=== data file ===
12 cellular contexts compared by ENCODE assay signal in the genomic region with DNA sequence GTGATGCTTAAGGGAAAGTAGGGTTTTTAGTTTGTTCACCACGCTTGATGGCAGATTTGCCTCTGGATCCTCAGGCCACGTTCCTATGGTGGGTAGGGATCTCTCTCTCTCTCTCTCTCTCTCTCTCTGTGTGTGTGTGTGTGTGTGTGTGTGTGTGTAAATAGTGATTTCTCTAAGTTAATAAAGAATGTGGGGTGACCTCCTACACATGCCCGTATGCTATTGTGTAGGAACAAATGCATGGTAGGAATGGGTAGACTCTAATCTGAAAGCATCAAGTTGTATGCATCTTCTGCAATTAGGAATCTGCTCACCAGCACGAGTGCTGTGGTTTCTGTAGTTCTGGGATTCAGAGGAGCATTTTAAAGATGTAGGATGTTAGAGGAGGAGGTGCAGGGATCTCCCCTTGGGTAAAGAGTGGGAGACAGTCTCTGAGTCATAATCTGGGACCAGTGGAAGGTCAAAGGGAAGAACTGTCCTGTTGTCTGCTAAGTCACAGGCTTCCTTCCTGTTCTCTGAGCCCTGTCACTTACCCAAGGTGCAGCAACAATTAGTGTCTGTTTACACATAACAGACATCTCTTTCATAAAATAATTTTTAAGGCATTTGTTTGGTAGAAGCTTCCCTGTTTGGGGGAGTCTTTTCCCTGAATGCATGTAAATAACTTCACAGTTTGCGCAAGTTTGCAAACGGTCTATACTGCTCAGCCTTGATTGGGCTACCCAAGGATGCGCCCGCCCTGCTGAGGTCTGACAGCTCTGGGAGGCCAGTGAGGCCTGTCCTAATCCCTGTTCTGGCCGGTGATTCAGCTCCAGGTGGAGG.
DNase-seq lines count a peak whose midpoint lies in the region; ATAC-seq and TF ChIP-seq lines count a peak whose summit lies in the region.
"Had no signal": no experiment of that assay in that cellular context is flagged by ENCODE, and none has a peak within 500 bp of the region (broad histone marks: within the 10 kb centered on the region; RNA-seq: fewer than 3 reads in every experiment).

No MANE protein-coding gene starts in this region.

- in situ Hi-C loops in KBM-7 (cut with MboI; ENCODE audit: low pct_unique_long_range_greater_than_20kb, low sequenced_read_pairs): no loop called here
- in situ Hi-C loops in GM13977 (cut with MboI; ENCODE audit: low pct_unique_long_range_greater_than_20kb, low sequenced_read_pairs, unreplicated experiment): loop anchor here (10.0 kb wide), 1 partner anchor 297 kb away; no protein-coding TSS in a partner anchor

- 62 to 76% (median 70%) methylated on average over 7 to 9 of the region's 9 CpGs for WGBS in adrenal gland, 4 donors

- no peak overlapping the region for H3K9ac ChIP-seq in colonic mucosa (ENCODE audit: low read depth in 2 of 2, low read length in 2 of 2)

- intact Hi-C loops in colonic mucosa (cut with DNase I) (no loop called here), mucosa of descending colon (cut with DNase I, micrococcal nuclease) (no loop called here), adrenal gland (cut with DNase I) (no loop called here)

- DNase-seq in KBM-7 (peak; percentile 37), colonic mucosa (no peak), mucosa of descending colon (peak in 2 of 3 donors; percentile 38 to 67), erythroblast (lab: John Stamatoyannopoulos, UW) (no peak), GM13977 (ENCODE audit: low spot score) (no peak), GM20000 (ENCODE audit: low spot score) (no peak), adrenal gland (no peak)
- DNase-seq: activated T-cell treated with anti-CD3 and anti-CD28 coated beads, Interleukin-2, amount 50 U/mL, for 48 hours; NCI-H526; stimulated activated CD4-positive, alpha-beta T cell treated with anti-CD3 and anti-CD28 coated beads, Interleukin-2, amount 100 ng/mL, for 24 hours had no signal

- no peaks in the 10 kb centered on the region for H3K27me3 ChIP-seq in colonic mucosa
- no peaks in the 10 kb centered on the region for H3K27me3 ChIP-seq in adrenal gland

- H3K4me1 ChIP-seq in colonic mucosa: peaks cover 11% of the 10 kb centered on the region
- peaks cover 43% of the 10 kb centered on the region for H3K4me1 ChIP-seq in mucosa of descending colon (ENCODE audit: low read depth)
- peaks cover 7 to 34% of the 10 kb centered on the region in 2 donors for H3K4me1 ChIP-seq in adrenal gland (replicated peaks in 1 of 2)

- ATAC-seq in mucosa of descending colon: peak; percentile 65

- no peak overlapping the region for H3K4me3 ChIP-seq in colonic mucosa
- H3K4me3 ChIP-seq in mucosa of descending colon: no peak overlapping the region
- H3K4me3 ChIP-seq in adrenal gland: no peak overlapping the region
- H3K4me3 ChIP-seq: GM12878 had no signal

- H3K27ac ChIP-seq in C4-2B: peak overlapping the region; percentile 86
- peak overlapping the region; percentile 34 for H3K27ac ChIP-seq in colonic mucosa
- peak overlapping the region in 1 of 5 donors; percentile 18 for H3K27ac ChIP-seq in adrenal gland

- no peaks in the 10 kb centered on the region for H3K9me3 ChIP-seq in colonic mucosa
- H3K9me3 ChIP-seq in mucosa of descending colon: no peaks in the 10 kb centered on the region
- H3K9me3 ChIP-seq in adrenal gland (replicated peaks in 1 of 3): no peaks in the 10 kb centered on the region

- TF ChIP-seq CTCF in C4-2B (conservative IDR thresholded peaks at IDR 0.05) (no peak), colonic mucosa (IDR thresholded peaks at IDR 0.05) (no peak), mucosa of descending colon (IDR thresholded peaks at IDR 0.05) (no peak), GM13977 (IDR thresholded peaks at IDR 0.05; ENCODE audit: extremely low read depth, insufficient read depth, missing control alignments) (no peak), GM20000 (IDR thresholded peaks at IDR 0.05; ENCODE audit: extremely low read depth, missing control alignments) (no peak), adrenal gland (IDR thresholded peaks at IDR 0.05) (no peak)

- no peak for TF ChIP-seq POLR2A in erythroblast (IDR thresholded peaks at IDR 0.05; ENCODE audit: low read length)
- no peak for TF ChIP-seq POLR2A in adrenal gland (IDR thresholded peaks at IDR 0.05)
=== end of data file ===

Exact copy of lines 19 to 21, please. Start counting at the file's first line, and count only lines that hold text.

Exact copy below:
- H3K4me3 ChIP-seq in mucosa of descending colon: no peak overlapping the region
- H3K4me3 ChIP-seq in adrenal gland: no peak overlapping the region
- H3K4me3 ChIP-seq: GM12878 had no signal